Ten point six one five trillion dollars is a pile of money I can't even imagine. Yet that is the amount of debt the U.S. Government has made legal this past week. As part of the housing bill, which was supposed to provide relief to struggling homeowners to the tune of $300 billion dollars, the national statutory debt limit was increased by 800 billion dollars. Next year, the projected deficit will be $490 billion, a record high. The actual contribution to the debt will be higher, since funding of the wars in Iraq and Afghanistan is not included in the budget (convenient, isn't it?) ([link edited for length]). The real deficit may be closer to $700 billion per year, going forward.
As of July 31, the actual current debt subject to the limit was $9.5 trillion (12 zeroes). Assuming that there are 300 million (just six zeroes) citizens in the U.S., each one of us now owes over $31,600, including the babies. That average is much higher if you divide the amount by just those who work for a living. The average amount is even greater if you consider those who have the savings to actually pay the debt, if it were demanded in full.
This past year, I've had to struggle to pay my credit cards, a car payment, and an old student loan, in addition to my hefty mortgage payment. My wife has a steady job, but mine went away in June. I landed on my feet, but at a slightly lower pay. I'm also financially responsible for four minor children (my messy personal life, oh well). If I got a bill for my “share” of the national debt, about $190,000, that would wipe out my retirement savings. In theory, I could pay it, but most Americans couldn't pay theirs.
As long as I owe money, I'm beholden to the wishes of my creditors. I don't have the security to walk away from my new job and hope for a better paying one, or have the luxury of not working. If I want to drive my truck, I need to put fuel in it. If I want to live in a warm home this winter, I have to pay the mortgage, taxes and fuel.
In all these transactions, everything that I do is affected by the belief in the value of the dollar. As long as I'm able to make the minimum payments, I can keep my car and my house. As long as I have a steady job, my employer provided healthcare can cover most of my medical emergencies. As long as I don't get falsely accused of a crime, I probably will stay out of jail, but I alone would have to pay for a lawyer to defend my innocence (which has happened in the past). Like most Americans, I sing the bastardized Snow White tune “I owe, I owe, so off to work I go.”
But apparently not the Federal Government. It borrows and spends endlessly. I resent that. During these crises, the few congressmen who asked the simple question, “how do we pay for it all?” were silenced by the overwhelming legislative battle cry “we have to do something!” What they did is make us all a little poorer.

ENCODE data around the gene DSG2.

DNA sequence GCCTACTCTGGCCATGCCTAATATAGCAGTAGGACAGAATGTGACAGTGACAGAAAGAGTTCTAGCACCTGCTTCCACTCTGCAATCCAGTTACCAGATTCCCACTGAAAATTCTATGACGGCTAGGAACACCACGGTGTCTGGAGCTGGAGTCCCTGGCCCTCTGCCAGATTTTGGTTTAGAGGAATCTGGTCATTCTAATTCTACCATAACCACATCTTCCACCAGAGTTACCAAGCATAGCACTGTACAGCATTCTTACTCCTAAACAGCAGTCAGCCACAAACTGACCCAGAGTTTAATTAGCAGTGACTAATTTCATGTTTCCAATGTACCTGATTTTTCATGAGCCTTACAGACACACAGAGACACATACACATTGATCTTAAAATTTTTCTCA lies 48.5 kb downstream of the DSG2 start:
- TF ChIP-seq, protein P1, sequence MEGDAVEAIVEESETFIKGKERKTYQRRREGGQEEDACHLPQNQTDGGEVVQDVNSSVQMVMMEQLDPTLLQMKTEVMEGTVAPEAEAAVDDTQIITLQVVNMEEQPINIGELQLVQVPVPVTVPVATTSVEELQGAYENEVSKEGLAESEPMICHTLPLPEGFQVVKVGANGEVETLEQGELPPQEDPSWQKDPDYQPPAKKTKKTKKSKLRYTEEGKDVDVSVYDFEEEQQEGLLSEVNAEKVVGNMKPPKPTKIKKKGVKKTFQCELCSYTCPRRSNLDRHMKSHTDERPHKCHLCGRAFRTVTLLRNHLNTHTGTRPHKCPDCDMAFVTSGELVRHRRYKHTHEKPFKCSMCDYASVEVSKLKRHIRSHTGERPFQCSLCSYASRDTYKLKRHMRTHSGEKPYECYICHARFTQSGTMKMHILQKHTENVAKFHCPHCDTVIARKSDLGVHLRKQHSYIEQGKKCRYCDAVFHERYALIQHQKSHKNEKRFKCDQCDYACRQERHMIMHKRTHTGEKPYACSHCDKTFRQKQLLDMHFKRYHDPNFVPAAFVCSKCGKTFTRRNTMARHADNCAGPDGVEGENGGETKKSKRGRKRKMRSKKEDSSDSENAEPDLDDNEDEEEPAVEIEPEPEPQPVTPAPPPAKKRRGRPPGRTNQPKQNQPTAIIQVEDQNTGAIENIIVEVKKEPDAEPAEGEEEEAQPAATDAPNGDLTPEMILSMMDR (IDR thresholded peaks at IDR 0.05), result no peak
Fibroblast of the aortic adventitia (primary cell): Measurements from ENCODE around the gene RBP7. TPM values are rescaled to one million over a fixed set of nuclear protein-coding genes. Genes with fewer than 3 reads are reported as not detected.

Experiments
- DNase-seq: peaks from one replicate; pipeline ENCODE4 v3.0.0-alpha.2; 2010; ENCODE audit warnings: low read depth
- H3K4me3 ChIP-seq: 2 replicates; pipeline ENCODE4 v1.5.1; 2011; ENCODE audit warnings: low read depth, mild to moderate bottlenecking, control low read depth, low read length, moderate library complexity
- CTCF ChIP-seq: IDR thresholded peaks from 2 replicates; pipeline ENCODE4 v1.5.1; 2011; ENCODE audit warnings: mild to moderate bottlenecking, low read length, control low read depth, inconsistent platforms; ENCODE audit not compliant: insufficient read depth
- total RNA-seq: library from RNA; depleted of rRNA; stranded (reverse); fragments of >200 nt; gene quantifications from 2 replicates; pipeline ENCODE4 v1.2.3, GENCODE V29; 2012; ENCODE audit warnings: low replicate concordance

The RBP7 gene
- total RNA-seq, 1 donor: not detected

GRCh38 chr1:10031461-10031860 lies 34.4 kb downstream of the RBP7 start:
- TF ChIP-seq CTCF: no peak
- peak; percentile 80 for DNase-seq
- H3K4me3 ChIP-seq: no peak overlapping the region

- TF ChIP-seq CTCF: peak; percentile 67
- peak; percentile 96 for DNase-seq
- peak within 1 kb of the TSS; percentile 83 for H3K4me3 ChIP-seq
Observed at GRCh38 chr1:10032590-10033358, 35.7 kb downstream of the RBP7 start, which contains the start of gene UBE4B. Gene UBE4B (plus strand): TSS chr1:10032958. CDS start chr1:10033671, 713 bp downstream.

Unlike you and me, who will get our stuff repossessed if we don't make payments, there are no repercussions for those in office, who keep on spending. On the contrary, they get reelected for “saving” homes and providing other forms of relief. They don't feel the pain of giving, so there is no point of stopping.
To go to war, Congress doesn't bother declaring it or issuing war bonds to pay for it. It just does it. You have two Senators, one of which will probably become the next president, who are ready to spend endlessly to save the polar bears by building wind mill farms in the mountains and solar cell farms across the dessert. We will probably see “free” medical care in our lifetime, because it's a great vote getter. All these schemes take money. It is money they don't have. And neither do you.
Half the national debt is financed by the government borrowing from itself. The other half comes by auctioning bonds and other debt instruments into the market. Much of these are taken by international banks and foreign governments who believe that the U.S. government has the ability to pay them back. So far, that belief system has worked. The Federal Government (meaning you and me) hasn't defaulted, yet.
In my neighborhood, I've seen the black-and-yellow “AUCTION” signs in front of houses this year. That happens when you can't pay your mortgage and the bank wants to get something, anything, for your house. It'll be too late when we see one of those signs planted firmly in front of the Capitol Building.
I exaggerate. Before the repo men start hauling away our tanks and aircraft carriers, the Treasury will try to auction more debt into the market. The Federal Reserve will ignore inflation risk, and keep the interest rates low, hoping the ghost of Keynes and memory of Arthur Laffer will save us all. Inflation will accelerate, regardless of actual capacity and rate of consumption (supply and demand), because the total supply of money used to pay for everything doesn't stop increasing. It's just that simple.Tweet